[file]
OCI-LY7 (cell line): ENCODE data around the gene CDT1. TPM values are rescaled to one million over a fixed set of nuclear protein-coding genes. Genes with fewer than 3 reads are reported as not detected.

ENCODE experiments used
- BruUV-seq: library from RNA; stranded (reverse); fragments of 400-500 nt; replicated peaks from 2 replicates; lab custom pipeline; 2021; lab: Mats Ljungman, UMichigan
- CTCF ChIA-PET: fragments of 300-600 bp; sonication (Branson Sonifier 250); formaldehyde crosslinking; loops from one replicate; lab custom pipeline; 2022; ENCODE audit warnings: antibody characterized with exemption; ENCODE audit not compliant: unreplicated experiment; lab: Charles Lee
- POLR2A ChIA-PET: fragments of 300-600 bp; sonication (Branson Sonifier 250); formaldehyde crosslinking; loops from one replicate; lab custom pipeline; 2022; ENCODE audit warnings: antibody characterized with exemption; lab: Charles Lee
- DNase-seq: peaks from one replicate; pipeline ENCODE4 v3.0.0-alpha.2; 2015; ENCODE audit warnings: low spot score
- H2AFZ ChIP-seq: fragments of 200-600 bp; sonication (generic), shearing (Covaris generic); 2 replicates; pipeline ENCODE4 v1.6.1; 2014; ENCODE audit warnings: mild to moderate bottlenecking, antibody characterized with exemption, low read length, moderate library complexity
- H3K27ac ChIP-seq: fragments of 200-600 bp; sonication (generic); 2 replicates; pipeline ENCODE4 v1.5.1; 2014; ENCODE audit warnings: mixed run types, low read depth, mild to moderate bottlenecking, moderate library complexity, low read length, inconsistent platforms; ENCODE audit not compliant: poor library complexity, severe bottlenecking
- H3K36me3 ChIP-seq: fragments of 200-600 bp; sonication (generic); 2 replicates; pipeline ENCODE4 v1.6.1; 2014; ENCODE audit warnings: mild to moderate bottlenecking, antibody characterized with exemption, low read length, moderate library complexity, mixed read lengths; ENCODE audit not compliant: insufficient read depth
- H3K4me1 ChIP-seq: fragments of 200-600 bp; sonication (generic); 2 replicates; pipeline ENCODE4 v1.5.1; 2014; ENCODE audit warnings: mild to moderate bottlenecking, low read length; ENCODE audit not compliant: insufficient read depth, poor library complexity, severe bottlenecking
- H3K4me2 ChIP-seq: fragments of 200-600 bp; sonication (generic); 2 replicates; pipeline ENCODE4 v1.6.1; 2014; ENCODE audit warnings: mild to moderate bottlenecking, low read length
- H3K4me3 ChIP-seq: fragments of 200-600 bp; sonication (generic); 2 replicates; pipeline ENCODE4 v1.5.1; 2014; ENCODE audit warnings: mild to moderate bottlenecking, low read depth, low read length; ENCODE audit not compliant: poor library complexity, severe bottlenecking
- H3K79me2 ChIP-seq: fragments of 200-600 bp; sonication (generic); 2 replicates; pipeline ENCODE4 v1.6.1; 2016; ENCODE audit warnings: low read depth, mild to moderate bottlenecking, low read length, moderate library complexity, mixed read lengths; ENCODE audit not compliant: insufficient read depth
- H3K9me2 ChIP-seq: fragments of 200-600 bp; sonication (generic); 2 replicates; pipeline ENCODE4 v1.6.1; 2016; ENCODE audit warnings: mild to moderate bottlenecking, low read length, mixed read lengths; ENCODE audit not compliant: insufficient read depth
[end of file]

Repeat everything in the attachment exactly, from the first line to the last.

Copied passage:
OCI-LY7 (cell line): ENCODE data around the gene CDT1. TPM values are rescaled to one million over a fixed set of nuclear protein-coding genes. Genes with fewer than 3 reads are reported as not detected.

ENCODE experiments used
- BruUV-seq: library from RNA; stranded (reverse); fragments of 400-500 nt; replicated peaks from 2 replicates; lab custom pipeline; 2021; lab: Mats Ljungman, UMichigan
- CTCF ChIA-PET: fragments of 300-600 bp; sonication (Branson Sonifier 250); formaldehyde crosslinking; loops from one replicate; lab custom pipeline; 2022; ENCODE audit warnings: antibody characterized with exemption; ENCODE audit not compliant: unreplicated experiment; lab: Charles Lee
- POLR2A ChIA-PET: fragments of 300-600 bp; sonication (Branson Sonifier 250); formaldehyde crosslinking; loops from one replicate; lab custom pipeline; 2022; ENCODE audit warnings: antibody characterized with exemption; lab: Charles Lee
- DNase-seq: peaks from one replicate; pipeline ENCODE4 v3.0.0-alpha.2; 2015; ENCODE audit warnings: low spot score
- H2AFZ ChIP-seq: fragments of 200-600 bp; sonication (generic), shearing (Covaris generic); 2 replicates; pipeline ENCODE4 v1.6.1; 2014; ENCODE audit warnings: mild to moderate bottlenecking, antibody characterized with exemption, low read length, moderate library complexity
- H3K27ac ChIP-seq: fragments of 200-600 bp; sonication (generic); 2 replicates; pipeline ENCODE4 v1.5.1; 2014; ENCODE audit warnings: mixed run types, low read depth, mild to moderate bottlenecking, moderate library complexity, low read length, inconsistent platforms; ENCODE audit not compliant: poor library complexity, severe bottlenecking
- H3K36me3 ChIP-seq: fragments of 200-600 bp; sonication (generic); 2 replicates; pipeline ENCODE4 v1.6.1; 2014; ENCODE audit warnings: mild to moderate bottlenecking, antibody characterized with exemption, low read length, moderate library complexity, mixed read lengths; ENCODE audit not compliant: insufficient read depth
- H3K4me1 ChIP-seq: fragments of 200-600 bp; sonication (generic); 2 replicates; pipeline ENCODE4 v1.5.1; 2014; ENCODE audit warnings: mild to moderate bottlenecking, low read length; ENCODE audit not compliant: insufficient read depth, poor library complexity, severe bottlenecking
- H3K4me2 ChIP-seq: fragments of 200-600 bp; sonication (generic); 2 replicates; pipeline ENCODE4 v1.6.1; 2014; ENCODE audit warnings: mild to moderate bottlenecking, low read length
- H3K4me3 ChIP-seq: fragments of 200-600 bp; sonication (generic); 2 replicates; pipeline ENCODE4 v1.5.1; 2014; ENCODE audit warnings: mild to moderate bottlenecking, low read depth, low read length; ENCODE audit not compliant: poor library complexity, severe bottlenecking
- H3K79me2 ChIP-seq: fragments of 200-600 bp; sonication (generic); 2 replicates; pipeline ENCODE4 v1.6.1; 2016; ENCODE audit warnings: low read depth, mild to moderate bottlenecking, low read length, moderate library complexity, mixed read lengths; ENCODE audit not compliant: insufficient read depth
- H3K9me2 ChIP-seq: fragments of 200-600 bp; sonication (generic); 2 replicates; pipeline ENCODE4 v1.6.1; 2016; ENCODE audit warnings: mild to moderate bottlenecking, low read length, mixed read lengths; ENCODE audit not compliant: insufficient read depth